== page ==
Boris Yeltsin is celebrating his victory as the first elected president of Russia.

A 60-year-old reformer and leader of the Democratic Russian Group, he has caused great defeat to the Communist Party, which has ruled the country since the 1917 Revolution.

Results will not be officially confirmed until next week, but it is clear that Yeltsin has achieved more than 50% of the votes required to avoid a two-round system.

His supporters claim that he won 60-70% of the votes in many of Russia’s big cities and up to 90% in his hometown of Sverdlovsk.

His allies, Gavriil Popov and Anatoly Sobchak, participated in the mayoral races of Moscow and Leningrad, respectively, defeating Communist rivals.

But all the biggest surprises are that the Leningrad people voted to return the city’s name to the tourlist St. Petersburg, despite fierce opposition.

“The elections have been a wonderful event in Russia’s history and have brought Russia to the families of civilized nations who choose their leaders through direct and popular elections,” Popov said.

US Presidential spokesman Marlin Fitzwater said the election was “a historic step for the Russian people and the Soviet Union.”

Yeltsin resigned from the Soviet Communist Party last year. He severely criticized Mr Gorbachev’s failure to proceed with political reforms sufficiently quickly, and his resignation confused the Communist Party.

One of Yeltsin’s first mission as President of Russia is to maintain a delicate political balance between himself and Gorbachev.

On the eve of the ballot, Yeltsin said his relationship with Gorbachev was “business-like and modest.”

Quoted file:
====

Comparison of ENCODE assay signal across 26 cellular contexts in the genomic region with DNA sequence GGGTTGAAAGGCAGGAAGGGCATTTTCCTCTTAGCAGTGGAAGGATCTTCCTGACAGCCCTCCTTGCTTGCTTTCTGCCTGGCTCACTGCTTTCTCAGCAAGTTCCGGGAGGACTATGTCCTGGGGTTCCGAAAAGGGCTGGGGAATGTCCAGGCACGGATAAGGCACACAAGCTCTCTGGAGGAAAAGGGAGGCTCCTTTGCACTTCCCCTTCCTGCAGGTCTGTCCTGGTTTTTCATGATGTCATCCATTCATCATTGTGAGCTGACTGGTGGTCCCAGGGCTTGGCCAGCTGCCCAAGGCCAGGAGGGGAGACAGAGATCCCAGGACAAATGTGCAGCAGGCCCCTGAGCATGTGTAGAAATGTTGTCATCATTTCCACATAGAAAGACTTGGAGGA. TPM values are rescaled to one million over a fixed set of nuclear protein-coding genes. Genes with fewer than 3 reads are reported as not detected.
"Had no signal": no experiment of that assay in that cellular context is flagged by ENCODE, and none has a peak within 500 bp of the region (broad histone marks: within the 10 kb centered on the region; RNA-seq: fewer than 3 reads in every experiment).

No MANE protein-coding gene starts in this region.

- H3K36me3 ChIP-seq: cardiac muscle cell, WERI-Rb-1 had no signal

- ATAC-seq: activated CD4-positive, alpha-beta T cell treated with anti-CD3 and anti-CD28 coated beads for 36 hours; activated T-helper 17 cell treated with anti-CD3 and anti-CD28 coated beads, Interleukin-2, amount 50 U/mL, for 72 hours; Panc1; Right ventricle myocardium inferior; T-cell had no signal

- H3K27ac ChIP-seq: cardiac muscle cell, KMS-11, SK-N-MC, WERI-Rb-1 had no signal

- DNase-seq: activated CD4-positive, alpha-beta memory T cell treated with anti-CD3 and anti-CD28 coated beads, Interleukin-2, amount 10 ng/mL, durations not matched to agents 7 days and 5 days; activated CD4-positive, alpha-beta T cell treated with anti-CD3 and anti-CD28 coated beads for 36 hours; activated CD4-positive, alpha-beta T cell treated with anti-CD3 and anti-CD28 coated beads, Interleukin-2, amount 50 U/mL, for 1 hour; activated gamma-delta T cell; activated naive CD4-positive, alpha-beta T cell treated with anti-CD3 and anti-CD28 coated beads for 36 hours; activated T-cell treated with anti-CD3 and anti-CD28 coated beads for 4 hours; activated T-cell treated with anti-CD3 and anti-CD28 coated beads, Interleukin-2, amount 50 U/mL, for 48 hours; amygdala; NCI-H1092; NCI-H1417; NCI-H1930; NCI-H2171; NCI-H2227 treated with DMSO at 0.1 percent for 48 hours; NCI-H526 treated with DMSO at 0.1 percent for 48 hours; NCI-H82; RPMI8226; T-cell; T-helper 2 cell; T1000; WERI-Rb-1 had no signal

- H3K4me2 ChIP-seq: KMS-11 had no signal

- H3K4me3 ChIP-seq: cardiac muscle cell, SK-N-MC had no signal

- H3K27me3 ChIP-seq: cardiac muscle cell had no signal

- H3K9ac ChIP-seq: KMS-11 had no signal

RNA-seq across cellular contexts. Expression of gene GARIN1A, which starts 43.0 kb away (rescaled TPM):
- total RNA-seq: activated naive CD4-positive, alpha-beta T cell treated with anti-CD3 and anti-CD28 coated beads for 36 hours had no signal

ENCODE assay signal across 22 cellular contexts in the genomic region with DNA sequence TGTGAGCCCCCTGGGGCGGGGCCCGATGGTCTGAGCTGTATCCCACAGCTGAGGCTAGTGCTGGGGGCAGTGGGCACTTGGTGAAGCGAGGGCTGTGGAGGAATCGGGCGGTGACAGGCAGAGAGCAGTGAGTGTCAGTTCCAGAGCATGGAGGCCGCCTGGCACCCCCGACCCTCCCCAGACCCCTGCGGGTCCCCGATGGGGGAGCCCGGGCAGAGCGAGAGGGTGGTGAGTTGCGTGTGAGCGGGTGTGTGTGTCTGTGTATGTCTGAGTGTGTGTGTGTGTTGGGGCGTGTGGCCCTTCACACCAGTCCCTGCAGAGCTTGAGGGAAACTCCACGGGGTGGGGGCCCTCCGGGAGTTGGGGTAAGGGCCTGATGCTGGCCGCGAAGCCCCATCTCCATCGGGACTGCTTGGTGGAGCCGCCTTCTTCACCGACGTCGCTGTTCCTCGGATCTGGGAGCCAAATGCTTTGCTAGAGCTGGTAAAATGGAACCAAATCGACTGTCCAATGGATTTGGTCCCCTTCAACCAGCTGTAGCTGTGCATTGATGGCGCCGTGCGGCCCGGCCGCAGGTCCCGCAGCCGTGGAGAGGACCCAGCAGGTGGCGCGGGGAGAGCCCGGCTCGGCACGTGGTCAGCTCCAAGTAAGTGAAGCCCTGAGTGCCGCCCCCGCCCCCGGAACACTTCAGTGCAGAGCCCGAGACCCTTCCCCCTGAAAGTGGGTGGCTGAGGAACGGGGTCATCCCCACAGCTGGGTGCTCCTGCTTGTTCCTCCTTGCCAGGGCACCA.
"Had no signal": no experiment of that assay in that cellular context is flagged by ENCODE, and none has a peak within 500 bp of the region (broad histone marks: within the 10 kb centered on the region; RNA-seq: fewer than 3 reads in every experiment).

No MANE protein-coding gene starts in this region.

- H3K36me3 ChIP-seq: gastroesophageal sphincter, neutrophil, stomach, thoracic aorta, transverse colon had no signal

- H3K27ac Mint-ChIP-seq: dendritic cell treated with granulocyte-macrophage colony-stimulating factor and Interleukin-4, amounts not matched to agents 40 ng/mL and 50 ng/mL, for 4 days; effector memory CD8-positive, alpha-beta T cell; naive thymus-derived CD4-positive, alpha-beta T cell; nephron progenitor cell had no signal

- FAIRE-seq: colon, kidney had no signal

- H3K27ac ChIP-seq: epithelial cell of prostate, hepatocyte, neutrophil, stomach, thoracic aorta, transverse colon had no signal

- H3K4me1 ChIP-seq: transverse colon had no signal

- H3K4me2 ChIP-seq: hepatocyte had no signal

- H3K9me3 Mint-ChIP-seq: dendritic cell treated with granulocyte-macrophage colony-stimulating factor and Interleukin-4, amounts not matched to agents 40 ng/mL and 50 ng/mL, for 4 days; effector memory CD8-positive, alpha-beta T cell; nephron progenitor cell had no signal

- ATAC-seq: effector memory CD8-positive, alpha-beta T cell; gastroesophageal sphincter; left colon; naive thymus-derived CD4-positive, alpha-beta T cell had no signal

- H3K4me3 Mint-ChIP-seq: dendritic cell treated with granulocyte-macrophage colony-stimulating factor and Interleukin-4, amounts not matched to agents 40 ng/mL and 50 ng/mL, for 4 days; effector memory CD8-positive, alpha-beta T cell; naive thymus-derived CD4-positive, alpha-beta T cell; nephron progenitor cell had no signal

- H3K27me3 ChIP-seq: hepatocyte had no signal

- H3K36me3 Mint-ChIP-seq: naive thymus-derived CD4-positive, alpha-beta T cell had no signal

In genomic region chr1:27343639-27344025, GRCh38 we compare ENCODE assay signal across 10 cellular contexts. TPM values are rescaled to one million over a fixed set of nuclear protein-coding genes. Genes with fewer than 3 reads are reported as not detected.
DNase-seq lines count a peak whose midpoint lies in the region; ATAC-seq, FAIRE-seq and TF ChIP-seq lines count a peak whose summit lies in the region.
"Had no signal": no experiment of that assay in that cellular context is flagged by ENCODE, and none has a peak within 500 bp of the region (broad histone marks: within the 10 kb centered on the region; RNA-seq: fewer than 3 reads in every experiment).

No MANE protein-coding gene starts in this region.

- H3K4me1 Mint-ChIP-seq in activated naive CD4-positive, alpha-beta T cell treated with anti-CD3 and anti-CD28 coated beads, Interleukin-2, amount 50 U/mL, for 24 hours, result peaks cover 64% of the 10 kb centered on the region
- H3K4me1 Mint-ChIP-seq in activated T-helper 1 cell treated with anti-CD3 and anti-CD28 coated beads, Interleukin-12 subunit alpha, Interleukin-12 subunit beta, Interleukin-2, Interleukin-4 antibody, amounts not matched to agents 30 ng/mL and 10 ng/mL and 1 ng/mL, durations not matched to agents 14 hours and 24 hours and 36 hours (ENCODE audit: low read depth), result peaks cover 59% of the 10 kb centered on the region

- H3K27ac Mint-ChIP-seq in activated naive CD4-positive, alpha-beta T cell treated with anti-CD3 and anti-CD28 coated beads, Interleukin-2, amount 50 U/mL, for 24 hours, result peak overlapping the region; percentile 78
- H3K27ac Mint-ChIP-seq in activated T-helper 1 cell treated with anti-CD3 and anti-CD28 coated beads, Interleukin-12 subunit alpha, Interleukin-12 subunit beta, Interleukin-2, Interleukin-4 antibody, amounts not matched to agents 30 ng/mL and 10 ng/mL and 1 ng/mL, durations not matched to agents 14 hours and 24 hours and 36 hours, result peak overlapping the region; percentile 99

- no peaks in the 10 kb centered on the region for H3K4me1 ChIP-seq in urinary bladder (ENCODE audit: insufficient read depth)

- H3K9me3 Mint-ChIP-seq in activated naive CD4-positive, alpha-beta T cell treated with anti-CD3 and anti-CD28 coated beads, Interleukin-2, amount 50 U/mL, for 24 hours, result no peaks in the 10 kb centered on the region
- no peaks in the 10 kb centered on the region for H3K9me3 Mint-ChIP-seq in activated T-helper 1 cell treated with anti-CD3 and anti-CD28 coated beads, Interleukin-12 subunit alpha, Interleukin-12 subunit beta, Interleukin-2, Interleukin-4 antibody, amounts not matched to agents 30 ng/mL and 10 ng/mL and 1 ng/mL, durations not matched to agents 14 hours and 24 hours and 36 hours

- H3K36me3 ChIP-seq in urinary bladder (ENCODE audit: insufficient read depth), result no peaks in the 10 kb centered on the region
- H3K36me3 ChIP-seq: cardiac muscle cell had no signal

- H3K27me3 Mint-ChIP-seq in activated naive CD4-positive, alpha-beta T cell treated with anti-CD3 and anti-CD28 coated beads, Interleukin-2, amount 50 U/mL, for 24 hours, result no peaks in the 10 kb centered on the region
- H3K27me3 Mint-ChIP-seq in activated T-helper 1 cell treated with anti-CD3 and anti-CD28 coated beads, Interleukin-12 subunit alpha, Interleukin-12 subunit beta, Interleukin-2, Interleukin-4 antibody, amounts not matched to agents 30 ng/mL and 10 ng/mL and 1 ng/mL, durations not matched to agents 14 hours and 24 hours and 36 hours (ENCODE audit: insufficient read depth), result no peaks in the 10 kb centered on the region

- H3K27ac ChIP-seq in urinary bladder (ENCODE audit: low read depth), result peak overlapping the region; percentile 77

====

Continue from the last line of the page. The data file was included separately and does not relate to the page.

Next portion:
Gorbachev told reporters that he was ready to work with anyone elected by the Russians.

Yeltsin chose Colonel Alexander Rutskoy, a former Afghan war hero, on his behalf.

He will also have to improve his precarious international image, starting with a visit by Presidents Washington and George Bush on June 20th.

Courtesy BBC News

In context

In August 1991, Soviet hardliners couped against President Gorbachev, who emerged as a national hero when he gathered people from the top of tanks to maintain peace.

In early December, leaders of Russia, Ukraine and Belarus reached the end of the Soviet Union with the formation of the CIS or the Commonwealth of Independent States.

Gorbachev resigned as Soviet leader on December 25, 1991, and Yeltsin became an independent Russian president.

He dismissed his entire government twice until the unpredictable nature of his character resurfaced and Congress eventually forced him to accept restrictions on his power. He resigned on January 1, 2000.

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